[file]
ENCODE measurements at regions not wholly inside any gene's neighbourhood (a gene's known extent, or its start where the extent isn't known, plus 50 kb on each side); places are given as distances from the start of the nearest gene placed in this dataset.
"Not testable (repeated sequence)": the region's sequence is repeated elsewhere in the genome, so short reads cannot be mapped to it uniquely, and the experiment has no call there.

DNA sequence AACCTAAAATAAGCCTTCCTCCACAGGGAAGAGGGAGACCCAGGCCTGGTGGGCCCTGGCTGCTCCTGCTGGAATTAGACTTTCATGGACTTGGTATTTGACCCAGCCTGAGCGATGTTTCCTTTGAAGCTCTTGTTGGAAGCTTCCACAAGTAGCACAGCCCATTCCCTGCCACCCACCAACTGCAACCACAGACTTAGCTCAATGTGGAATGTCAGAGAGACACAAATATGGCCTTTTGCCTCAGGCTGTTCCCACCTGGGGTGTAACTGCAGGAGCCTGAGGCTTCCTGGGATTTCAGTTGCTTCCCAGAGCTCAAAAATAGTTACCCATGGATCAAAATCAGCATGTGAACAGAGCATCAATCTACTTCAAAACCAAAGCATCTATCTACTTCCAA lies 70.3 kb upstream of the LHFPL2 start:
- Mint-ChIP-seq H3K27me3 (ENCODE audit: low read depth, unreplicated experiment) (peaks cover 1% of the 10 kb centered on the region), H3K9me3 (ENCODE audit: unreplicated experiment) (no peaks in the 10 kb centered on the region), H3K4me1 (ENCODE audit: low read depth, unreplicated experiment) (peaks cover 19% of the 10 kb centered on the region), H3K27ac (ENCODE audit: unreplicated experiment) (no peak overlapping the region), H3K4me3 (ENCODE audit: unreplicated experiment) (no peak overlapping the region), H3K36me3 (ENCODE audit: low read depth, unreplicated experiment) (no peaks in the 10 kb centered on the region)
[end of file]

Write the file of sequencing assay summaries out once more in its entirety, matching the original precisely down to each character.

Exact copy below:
ENCODE measurements at regions not wholly inside any gene's neighbourhood (a gene's known extent, or its start where the extent isn't known, plus 50 kb on each side); places are given as distances from the start of the nearest gene placed in this dataset.
"Not testable (repeated sequence)": the region's sequence is repeated elsewhere in the genome, so short reads cannot be mapped to it uniquely, and the experiment has no call there.

DNA sequence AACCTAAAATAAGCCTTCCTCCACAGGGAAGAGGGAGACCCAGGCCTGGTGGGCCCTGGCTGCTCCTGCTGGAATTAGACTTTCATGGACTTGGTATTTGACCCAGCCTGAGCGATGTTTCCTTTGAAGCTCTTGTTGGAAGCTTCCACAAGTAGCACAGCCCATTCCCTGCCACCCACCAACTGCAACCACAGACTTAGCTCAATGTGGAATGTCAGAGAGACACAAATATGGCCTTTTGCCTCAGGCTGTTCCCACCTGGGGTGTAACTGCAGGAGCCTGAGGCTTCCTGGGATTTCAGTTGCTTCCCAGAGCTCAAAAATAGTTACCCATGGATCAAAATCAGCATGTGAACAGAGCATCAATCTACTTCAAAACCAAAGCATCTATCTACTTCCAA lies 70.3 kb upstream of the LHFPL2 start:
- Mint-ChIP-seq H3K27me3 (ENCODE audit: low read depth, unreplicated experiment) (peaks cover 1% of the 10 kb centered on the region), H3K9me3 (ENCODE audit: unreplicated experiment) (no peaks in the 10 kb centered on the region), H3K4me1 (ENCODE audit: low read depth, unreplicated experiment) (peaks cover 19% of the 10 kb centered on the region), H3K27ac (ENCODE audit: unreplicated experiment) (no peak overlapping the region), H3K4me3 (ENCODE audit: unreplicated experiment) (no peak overlapping the region), H3K36me3 (ENCODE audit: low read depth, unreplicated experiment) (no peaks in the 10 kb centered on the region)